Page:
4. Ask for help. If you have siblings, ask them for help and delegate duties you think they can handle. Even siblings like mine that live 3,000 miles away can participate in some fashion. But don’t wait for your siblings to offer to help, many times it can be overwhelming for people to really process that this is happening to their parent.

5. Don’t go it alone. Whatever you do, don’t go it alone. Go to www.alz.org, find your local chapter and join a support group of other caregivers. Find an advocate to help you with a lot of the details and timelines. There are great resources you can find on your state government website. Each state has a Department of Health and Human Services. In my case, I found an advocate in the State of Maine (I was living in Massachusetts at the time) and I paid for the service for an expert to help me navigate various state, insurance and legal waters. She also helped vet a number of assisted living facilities and when we found one that was perfect for my mom (it had a huge garden and the staff was warm and caring) she kept me on task so that I hit all the paperwork deadlines to ensure that mom qualified for care at this center and could be admitted as swiftly as possible.

Recently our team at Bright Horizons had the wonderful opportunity to be involved in creating a webinar that is focused on tips and strategies for Caring for a Loved One with Alzheimer’s. We had an outstanding expert in the field join us and she talked about the need to approach caring for a loved one as Valuing Individual Perspective. Not all individuals with dementia or Alzheimer’s are the same. Really think about the disease from the perspective of the person who has the disease. Provide care that honors who they are as a person. She had us do this very thoughtful exercise called “I am…”. We have posted an archive of the Alzheimer’s support webinar on the Bright Horizons Parenting Webinars website. Let us know what you think and please feel free to pass this information along to someone you know may find this helpful.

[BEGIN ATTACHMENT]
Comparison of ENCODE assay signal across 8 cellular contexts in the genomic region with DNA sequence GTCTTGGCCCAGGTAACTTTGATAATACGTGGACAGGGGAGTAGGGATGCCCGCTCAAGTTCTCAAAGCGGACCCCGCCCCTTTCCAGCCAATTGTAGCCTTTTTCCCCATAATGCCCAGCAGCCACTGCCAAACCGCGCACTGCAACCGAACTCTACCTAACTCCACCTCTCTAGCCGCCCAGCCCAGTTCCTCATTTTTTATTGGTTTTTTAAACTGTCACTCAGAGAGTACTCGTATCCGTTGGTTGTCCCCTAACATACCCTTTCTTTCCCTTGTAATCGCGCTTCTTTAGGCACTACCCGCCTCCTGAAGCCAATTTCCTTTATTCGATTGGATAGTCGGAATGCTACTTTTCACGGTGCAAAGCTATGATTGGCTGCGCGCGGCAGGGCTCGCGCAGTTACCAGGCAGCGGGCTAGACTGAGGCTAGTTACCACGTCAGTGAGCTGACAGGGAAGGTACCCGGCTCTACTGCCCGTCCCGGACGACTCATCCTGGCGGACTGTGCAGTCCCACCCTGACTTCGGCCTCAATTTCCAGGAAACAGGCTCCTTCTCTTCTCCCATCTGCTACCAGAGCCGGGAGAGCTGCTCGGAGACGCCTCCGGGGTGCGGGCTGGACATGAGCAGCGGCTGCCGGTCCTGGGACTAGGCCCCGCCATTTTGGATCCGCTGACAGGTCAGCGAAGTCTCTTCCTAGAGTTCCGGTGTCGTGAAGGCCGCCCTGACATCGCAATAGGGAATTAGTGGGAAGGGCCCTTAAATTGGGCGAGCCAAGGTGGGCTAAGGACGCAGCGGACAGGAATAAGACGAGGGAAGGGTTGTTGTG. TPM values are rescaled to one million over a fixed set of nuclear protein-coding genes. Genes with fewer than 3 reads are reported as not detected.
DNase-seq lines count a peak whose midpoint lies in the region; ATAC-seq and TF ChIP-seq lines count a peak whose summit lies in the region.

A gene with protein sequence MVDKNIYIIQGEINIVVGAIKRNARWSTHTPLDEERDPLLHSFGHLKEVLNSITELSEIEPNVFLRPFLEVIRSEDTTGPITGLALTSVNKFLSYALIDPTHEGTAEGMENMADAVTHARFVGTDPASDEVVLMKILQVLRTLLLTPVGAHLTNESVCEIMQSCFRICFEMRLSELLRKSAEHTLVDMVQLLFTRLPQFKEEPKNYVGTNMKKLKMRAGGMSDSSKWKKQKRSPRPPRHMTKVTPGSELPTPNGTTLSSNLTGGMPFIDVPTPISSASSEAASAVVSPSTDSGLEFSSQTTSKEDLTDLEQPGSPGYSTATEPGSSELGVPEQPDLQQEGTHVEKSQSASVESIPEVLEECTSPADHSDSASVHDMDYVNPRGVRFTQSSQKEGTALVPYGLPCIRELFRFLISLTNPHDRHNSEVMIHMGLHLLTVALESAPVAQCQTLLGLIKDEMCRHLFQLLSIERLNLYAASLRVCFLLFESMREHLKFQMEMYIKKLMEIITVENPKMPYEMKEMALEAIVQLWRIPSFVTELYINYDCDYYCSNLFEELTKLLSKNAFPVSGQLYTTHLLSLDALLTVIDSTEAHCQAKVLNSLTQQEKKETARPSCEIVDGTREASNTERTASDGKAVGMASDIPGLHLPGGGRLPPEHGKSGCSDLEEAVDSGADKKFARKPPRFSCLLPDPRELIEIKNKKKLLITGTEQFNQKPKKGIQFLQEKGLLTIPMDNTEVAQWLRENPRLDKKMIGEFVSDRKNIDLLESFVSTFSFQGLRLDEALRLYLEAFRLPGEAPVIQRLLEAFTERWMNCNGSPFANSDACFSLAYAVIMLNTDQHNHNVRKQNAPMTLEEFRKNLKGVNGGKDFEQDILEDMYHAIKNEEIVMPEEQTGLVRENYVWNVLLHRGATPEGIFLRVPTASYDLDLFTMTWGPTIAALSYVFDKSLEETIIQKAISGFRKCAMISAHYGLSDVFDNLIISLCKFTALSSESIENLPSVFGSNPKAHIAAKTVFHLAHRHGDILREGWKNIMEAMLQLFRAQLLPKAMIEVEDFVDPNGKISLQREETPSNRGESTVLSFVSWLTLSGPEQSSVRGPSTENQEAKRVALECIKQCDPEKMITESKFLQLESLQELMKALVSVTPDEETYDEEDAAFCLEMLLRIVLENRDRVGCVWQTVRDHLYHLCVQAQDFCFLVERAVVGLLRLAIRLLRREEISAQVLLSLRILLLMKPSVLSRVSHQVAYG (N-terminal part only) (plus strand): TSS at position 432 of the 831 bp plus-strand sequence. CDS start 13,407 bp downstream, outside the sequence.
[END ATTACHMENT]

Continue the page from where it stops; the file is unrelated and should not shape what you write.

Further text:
Sarah Montague Bright HorizonsSarah Montague is a former Bright Horizons parent, proud mom to her son Jack, and marketing executive. She loves to build things – but most of all, she loves to build brands, teams, and the careers of her colleagues.

 

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3 comments

  1. Ruth

    Ruth June 30, 2014 at 10:50 am

    Thank you for sharing Sarah. This is a very difficult part of life and you have given great advice.

  2. Lisa

    Lisa July 3, 2014 at 8:16 am

    Thanks Sarah – wonderful, practical advice. I appreciate that although your journey has been hard, you are willing to help others navigate their own.

  3. Sarah Montague July 10, 2014 at 5:40 am

    Thank you @Ruth and @Lisa. I truly do hope there is something here that does help at least one person. Even with all that has been hard about both Mom and Dad’s illnesses (and they have been divorced for over 25 years), I do try to ground myself in thinking that what matters most is appreciating the fact I have had these people in my life. Whatever time we have left together, I will honor that time and really be in the moment with them.